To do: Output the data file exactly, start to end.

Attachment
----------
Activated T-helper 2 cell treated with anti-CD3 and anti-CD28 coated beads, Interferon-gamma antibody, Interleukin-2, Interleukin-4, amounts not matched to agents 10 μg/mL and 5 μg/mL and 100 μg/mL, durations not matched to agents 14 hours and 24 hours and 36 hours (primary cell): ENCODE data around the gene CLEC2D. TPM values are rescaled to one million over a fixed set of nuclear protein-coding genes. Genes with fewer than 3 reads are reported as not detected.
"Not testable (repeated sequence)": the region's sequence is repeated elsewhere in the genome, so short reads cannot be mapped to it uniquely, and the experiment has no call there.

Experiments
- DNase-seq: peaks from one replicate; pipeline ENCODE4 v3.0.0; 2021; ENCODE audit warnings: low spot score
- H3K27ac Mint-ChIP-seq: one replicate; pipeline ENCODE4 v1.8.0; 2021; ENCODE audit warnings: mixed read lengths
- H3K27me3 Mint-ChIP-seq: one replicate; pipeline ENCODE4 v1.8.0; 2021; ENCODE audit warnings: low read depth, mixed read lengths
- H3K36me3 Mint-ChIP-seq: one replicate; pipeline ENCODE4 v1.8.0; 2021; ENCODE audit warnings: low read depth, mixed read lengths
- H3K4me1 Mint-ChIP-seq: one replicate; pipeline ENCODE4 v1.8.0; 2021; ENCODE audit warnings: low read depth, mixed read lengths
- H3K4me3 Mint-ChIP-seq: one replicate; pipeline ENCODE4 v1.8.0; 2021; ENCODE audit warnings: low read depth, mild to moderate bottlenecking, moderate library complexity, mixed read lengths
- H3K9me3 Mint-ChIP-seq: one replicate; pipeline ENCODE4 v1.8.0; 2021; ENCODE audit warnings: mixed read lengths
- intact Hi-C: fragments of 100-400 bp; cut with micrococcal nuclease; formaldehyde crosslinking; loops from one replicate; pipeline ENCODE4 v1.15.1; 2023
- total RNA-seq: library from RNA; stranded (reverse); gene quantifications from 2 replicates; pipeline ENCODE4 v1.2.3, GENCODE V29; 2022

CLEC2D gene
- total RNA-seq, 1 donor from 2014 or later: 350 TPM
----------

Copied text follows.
Activated T-helper 2 cell treated with anti-CD3 and anti-CD28 coated beads, Interferon-gamma antibody, Interleukin-2, Interleukin-4, amounts not matched to agents 10 μg/mL and 5 μg/mL and 100 μg/mL, durations not matched to agents 14 hours and 24 hours and 36 hours (primary cell): ENCODE data around the gene CLEC2D. TPM values are rescaled to one million over a fixed set of nuclear protein-coding genes. Genes with fewer than 3 reads are reported as not detected.
"Not testable (repeated sequence)": the region's sequence is repeated elsewhere in the genome, so short reads cannot be mapped to it uniquely, and the experiment has no call there.

Experiments
- DNase-seq: peaks from one replicate; pipeline ENCODE4 v3.0.0; 2021; ENCODE audit warnings: low spot score
- H3K27ac Mint-ChIP-seq: one replicate; pipeline ENCODE4 v1.8.0; 2021; ENCODE audit warnings: mixed read lengths
- H3K27me3 Mint-ChIP-seq: one replicate; pipeline ENCODE4 v1.8.0; 2021; ENCODE audit warnings: low read depth, mixed read lengths
- H3K36me3 Mint-ChIP-seq: one replicate; pipeline ENCODE4 v1.8.0; 2021; ENCODE audit warnings: low read depth, mixed read lengths
- H3K4me1 Mint-ChIP-seq: one replicate; pipeline ENCODE4 v1.8.0; 2021; ENCODE audit warnings: low read depth, mixed read lengths
- H3K4me3 Mint-ChIP-seq: one replicate; pipeline ENCODE4 v1.8.0; 2021; ENCODE audit warnings: low read depth, mild to moderate bottlenecking, moderate library complexity, mixed read lengths
- H3K9me3 Mint-ChIP-seq: one replicate; pipeline ENCODE4 v1.8.0; 2021; ENCODE audit warnings: mixed read lengths
- intact Hi-C: fragments of 100-400 bp; cut with micrococcal nuclease; formaldehyde crosslinking; loops from one replicate; pipeline ENCODE4 v1.15.1; 2023
- total RNA-seq: library from RNA; stranded (reverse); gene quantifications from 2 replicates; pipeline ENCODE4 v1.2.3, GENCODE V29; 2022

CLEC2D gene
- total RNA-seq, 1 donor from 2014 or later: 350 TPM